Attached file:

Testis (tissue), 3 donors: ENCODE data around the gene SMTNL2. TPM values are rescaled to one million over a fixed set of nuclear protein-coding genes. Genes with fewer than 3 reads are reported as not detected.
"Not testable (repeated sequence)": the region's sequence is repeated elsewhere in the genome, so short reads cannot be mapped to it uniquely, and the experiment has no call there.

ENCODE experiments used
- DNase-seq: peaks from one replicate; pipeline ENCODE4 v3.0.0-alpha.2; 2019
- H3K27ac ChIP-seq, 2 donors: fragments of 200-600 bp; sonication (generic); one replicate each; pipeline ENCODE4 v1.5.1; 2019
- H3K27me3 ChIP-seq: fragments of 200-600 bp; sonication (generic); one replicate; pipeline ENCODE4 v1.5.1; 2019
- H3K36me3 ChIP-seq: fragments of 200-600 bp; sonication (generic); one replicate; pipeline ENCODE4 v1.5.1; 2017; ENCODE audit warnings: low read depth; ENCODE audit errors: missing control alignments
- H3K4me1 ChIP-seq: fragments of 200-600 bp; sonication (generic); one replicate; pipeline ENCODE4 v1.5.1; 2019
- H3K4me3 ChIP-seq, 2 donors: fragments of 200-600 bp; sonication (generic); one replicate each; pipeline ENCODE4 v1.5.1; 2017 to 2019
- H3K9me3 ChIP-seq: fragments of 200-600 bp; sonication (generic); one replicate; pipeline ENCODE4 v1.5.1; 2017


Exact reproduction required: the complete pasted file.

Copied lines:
Testis (tissue), 3 donors: ENCODE data around the gene SMTNL2. TPM values are rescaled to one million over a fixed set of nuclear protein-coding genes. Genes with fewer than 3 reads are reported as not detected.
"Not testable (repeated sequence)": the region's sequence is repeated elsewhere in the genome, so short reads cannot be mapped to it uniquely, and the experiment has no call there.

ENCODE experiments used
- DNase-seq: peaks from one replicate; pipeline ENCODE4 v3.0.0-alpha.2; 2019
- H3K27ac ChIP-seq, 2 donors: fragments of 200-600 bp; sonication (generic); one replicate each; pipeline ENCODE4 v1.5.1; 2019
- H3K27me3 ChIP-seq: fragments of 200-600 bp; sonication (generic); one replicate; pipeline ENCODE4 v1.5.1; 2019
- H3K36me3 ChIP-seq: fragments of 200-600 bp; sonication (generic); one replicate; pipeline ENCODE4 v1.5.1; 2017; ENCODE audit warnings: low read depth; ENCODE audit errors: missing control alignments
- H3K4me1 ChIP-seq: fragments of 200-600 bp; sonication (generic); one replicate; pipeline ENCODE4 v1.5.1; 2019
- H3K4me3 ChIP-seq, 2 donors: fragments of 200-600 bp; sonication (generic); one replicate each; pipeline ENCODE4 v1.5.1; 2017 to 2019
- H3K9me3 ChIP-seq: fragments of 200-600 bp; sonication (generic); one replicate; pipeline ENCODE4 v1.5.1; 2017